620. At the November 2017 Hearing, in response to a question from the Tribunal, the Claimants briefly mentioned the tax gross-up claim.852 During his cross-examination, Mr. Solé Martin, the Claimants' expert, admitted that he was not a tax expert.853
621. The Tribunal agrees with the Respondent that, on the evidence now available, there is uncertainty as to the legal position on damages and taxation.854 It is unclear at what point the damages awarded would have been taxed in the normal course and remitted in whole or in part to BayWa RE Germany. In this context, it is significant that there appears to be no precedent for the award of a tax gross-up involving taxation of a third State. In three cases tribunals have rejected such claims.
622. In Eiser the tribunal noted that it:
[...] received no evidence to show whether or in what amount any tax might actually be due on a future award and only limited argument regarding the issues raised by this claim. Given these circumstances, the Tribunal can make no decision as to whether or when a tax "gross-up" of the kind claimed here might be appropriate. Accordingly, this portion of Claimants' damages claim must fail.855
623. In Masdar the tribunal concluded that:
[...] Claimant failed to provide sufficient evidence for an actual future obligation imposed by its home jurisdiction to pay taxes on an award paid by a foreign government. The `Tax Advice' on which Brattle bases the inclusion of a tax gross-up in its calculations does not give a categorical answer to the `question [...] whether an award granted for the loss in value of shares in Torresol might be exempt from Dutch tax under the Dutch participation exemption.'856
624. In Antin the tribunal stated that:
[...] it is for the Claimants to prove whether or in what amount any tax on compensation determined by a future award may be due.
There is no evidence on the record to prove the type and amount of tax that may be due on an award of compensation and whether such tax would be affected by the regime to which the Claimants as taxpayers are subjected in the given jurisdiction(s). Under these circumstances, the Tribunal is not in a position to determine whether there would be a specific tax impact that requires a tax gross-up like the one claimed by the Claimants. Therefore, this portion of the Claimants' damages claim must fail.857
625. The situation in the present case is complicated by uncertainty as to the German tax position.
626. In the Tribunal's view, the Claimants did not substantiate their claim to a tax gross-up. It is accordingly unnecessary to decide whether in principle such an award could be justified.
627. For these reasons the Tribunal rejects the Claimants' claim for a tax gross-up.
628. As to pre- and post-award interest, this can be left to be agreed by the Parties or determined in a final award. The Tribunal will simply observe at this stage that, in accordance with established principle, awards of interest cannot contain a punitive element, but are purely compensatory.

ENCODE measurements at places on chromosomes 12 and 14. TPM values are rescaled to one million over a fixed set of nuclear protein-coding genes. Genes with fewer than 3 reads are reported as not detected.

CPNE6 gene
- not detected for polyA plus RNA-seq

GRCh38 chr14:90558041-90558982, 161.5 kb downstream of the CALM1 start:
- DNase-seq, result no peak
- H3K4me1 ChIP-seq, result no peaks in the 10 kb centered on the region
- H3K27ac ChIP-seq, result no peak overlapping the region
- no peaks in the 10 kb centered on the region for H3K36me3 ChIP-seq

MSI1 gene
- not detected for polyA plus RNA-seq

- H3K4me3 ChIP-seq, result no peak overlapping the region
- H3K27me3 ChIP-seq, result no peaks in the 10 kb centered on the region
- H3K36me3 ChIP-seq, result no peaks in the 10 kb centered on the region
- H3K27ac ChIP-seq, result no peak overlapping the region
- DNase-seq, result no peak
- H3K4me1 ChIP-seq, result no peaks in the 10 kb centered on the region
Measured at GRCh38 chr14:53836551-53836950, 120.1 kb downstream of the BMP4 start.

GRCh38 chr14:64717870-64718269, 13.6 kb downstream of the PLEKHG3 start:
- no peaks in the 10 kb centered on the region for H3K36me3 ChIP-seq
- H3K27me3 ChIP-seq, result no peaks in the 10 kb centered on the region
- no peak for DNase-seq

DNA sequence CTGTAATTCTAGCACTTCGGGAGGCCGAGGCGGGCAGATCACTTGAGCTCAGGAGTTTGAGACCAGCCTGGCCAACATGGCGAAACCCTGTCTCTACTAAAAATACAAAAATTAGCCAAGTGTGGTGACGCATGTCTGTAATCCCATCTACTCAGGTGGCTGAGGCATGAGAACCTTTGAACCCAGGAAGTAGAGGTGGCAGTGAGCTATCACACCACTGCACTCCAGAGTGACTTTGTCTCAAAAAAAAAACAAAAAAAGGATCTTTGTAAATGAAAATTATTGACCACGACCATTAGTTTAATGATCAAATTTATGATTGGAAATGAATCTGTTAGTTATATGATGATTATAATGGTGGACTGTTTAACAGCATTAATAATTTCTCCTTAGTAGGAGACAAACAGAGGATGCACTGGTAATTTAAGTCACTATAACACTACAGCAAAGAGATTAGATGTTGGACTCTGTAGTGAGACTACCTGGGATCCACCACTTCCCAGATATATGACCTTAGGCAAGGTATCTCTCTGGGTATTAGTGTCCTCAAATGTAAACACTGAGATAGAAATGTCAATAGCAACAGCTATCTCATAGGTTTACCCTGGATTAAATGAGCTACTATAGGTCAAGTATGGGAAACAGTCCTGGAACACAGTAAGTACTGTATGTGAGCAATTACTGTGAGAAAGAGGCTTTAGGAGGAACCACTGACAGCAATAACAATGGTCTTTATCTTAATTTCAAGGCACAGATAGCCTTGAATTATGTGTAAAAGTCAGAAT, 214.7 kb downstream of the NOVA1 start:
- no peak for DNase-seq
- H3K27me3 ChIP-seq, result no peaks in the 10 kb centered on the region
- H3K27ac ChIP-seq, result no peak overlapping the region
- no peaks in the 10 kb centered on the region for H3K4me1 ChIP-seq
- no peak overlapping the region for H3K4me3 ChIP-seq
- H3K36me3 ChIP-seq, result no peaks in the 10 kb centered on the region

629. For these reasons, the Tribunal finds, by majority:
(a) that the European state aid regime and the ECT apply concurrently to the investment and form part of the applicable law;
857 Antin v. Spain (Award), para. 673, CL-0234.
(b) that the Claimants did not have a legitimate expectation that the Special Regime subsidies, notably in terms of RD 661/2007, would continue to be paid for the lifetime of its Plants;
(c) that in the circumstances, the clawing back by Spain, in and after 2013, of subsidies earlier paid at levels in excess of the amounts that would have been payable under the Disputed Measures, had they been in force in previous years, was in breach of the obligation of stability under Article 10.1, first and second sentences, of the ECT;
(d) that there was no other breach of the ECT;
(e) that all other claims must be rejected.
630. The Parties shall seek to reach agreement on the impact of the unlawful retroactive application of the Disputed Measures, on the basis that those measures were otherwise consistent with the ECT.
631. If the Parties do not, within 3 months of the date of this Decision, reach agreement on the amount payable in this respect, either of them may request the Tribunal to decide the outstanding issues in dispute, in accordance with a prompt briefing schedule. If the Parties do reach agreement on the amount due, they should report this to the Tribunal in order to enable it to issue an Award incorporating this Decision and dealing with any residual issues identified, including costs, thereby terminating the proceedings. The Tribunal will deal with costs issues in that Award.
632. Mr. Grigera Naón disagrees with these conclusions, insofar as they hold Spain not responsible for full compensation for the New Regime. In his view, Spain breached Article 10.1, first and second sentence, of the ECT, in 2013 by imposing that regime upon the Claimants' Wind Farms, which were already well established and had legitimate expectations as to the maintenance of the Special Regime. A statement of the reasons for this dissent is attached.
Dr. Horacio A. Grigera Naón (Subject to the attached Dissenting Opinion)
Ms. Loretta Malintoppi
Judge James R. Crawford
Dissenting Opinion Horacio A. Grigera Naón
BayWa r.e. Renewable Energy GmbH and BayWa r.e. Asset Holding GmbH and Kingdom of Spain (ICSID CASE No. ARB/15/16)
1. This dissenting opinion is limited only to findings and conclusions in the Majority Decision on Jurisdiction, Liability and Directions on Quantum (the "Decision") starting at the Decision's para. 456 regarding the Claimants' claim based on the fair and equitable standard (the "FET") under Article 10.1 of the Energy Charter Treaty (the "ECT"). More specifically, I dissent with the Decision's reasons and determinations according to which the Claimants are only entitled to damage compensation for what the Decision characterizes as "...the retroactive reduction in the allowed return....", and not to full compensation for the life of the Claimants' facilities, and the basis to establish such compensation. Therefore, I also disagree with the analysis, conclusions and way forward on quantum of damages set forth in paras. 612-617 of the Decision.